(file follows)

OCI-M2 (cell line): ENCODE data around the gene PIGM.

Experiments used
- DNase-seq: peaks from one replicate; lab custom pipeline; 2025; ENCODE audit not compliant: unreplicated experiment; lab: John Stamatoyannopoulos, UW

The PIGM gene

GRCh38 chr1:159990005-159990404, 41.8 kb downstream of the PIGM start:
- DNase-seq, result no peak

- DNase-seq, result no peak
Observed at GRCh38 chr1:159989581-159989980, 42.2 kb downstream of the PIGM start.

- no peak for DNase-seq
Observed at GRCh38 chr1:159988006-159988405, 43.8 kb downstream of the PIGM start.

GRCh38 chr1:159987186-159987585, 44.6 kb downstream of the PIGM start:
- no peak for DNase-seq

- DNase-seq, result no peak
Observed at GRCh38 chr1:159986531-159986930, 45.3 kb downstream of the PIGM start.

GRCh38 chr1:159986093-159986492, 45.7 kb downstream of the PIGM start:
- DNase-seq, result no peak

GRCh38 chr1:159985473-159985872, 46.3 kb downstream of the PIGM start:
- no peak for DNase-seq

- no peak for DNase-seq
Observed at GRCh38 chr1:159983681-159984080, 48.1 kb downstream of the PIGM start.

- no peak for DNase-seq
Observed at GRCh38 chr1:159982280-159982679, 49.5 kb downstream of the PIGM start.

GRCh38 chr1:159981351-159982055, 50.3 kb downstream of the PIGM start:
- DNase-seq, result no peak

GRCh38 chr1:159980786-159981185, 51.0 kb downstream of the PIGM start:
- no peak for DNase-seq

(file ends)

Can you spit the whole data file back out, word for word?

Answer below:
OCI-M2 (cell line): ENCODE data around the gene PIGM.

Experiments used
- DNase-seq: peaks from one replicate; lab custom pipeline; 2025; ENCODE audit not compliant: unreplicated experiment; lab: John Stamatoyannopoulos, UW

The PIGM gene

GRCh38 chr1:159990005-159990404, 41.8 kb downstream of the PIGM start:
- DNase-seq, result no peak

- DNase-seq, result no peak
Observed at GRCh38 chr1:159989581-159989980, 42.2 kb downstream of the PIGM start.

- no peak for DNase-seq
Observed at GRCh38 chr1:159988006-159988405, 43.8 kb downstream of the PIGM start.

GRCh38 chr1:159987186-159987585, 44.6 kb downstream of the PIGM start:
- no peak for DNase-seq

- DNase-seq, result no peak
Observed at GRCh38 chr1:159986531-159986930, 45.3 kb downstream of the PIGM start.

GRCh38 chr1:159986093-159986492, 45.7 kb downstream of the PIGM start:
- DNase-seq, result no peak

GRCh38 chr1:159985473-159985872, 46.3 kb downstream of the PIGM start:
- no peak for DNase-seq

- no peak for DNase-seq
Observed at GRCh38 chr1:159983681-159984080, 48.1 kb downstream of the PIGM start.

- no peak for DNase-seq
Observed at GRCh38 chr1:159982280-159982679, 49.5 kb downstream of the PIGM start.

GRCh38 chr1:159981351-159982055, 50.3 kb downstream of the PIGM start:
- DNase-seq, result no peak

GRCh38 chr1:159980786-159981185, 51.0 kb downstream of the PIGM start:
- no peak for DNase-seq